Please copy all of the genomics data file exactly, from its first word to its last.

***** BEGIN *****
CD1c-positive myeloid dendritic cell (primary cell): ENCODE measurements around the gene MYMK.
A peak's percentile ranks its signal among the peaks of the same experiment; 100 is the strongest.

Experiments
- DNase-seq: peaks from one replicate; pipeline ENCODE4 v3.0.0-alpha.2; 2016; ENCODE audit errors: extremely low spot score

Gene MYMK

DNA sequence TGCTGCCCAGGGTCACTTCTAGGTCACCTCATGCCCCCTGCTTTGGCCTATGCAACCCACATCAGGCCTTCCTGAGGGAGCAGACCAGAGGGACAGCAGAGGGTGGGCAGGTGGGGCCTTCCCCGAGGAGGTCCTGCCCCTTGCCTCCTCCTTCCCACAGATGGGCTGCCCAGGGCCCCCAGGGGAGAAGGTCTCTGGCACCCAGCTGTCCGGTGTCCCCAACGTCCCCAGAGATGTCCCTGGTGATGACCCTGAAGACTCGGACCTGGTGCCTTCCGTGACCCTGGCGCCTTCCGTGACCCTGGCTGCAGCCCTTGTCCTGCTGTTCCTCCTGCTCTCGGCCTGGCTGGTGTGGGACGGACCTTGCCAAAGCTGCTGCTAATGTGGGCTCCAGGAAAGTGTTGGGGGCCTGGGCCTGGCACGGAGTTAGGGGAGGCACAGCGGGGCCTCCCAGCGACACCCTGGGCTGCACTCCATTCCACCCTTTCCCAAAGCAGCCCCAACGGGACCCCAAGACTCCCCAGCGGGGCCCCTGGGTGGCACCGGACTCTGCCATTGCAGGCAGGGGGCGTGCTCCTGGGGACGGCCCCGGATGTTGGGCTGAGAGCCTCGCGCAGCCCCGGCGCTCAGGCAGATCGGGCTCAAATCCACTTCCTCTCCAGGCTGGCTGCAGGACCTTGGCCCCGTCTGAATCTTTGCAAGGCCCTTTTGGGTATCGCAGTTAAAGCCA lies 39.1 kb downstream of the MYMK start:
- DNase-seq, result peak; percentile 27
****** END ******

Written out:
CD1c-positive myeloid dendritic cell (primary cell): ENCODE measurements around the gene MYMK.
A peak's percentile ranks its signal among the peaks of the same experiment; 100 is the strongest.

Experiments
- DNase-seq: peaks from one replicate; pipeline ENCODE4 v3.0.0-alpha.2; 2016; ENCODE audit errors: extremely low spot score

Gene MYMK

DNA sequence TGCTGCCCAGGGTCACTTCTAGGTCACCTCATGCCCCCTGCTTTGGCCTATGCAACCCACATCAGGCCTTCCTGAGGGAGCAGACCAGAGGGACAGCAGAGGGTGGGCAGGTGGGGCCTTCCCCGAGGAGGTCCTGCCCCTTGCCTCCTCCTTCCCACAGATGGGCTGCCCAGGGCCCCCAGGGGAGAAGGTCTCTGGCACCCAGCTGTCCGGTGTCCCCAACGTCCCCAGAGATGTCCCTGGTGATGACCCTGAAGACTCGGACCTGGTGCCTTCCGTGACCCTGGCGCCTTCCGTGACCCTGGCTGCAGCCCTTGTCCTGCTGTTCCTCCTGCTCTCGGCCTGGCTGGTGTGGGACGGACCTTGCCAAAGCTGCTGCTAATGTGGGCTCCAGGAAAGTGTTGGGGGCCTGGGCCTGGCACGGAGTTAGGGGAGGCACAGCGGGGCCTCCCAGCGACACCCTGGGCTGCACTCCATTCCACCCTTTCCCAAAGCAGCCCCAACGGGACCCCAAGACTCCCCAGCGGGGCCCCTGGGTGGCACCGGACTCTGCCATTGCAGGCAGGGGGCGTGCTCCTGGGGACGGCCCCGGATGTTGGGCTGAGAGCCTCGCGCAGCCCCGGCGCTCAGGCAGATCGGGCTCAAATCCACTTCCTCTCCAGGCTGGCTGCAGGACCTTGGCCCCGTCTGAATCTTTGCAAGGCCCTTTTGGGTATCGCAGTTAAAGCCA lies 39.1 kb downstream of the MYMK start:
- DNase-seq, result peak; percentile 27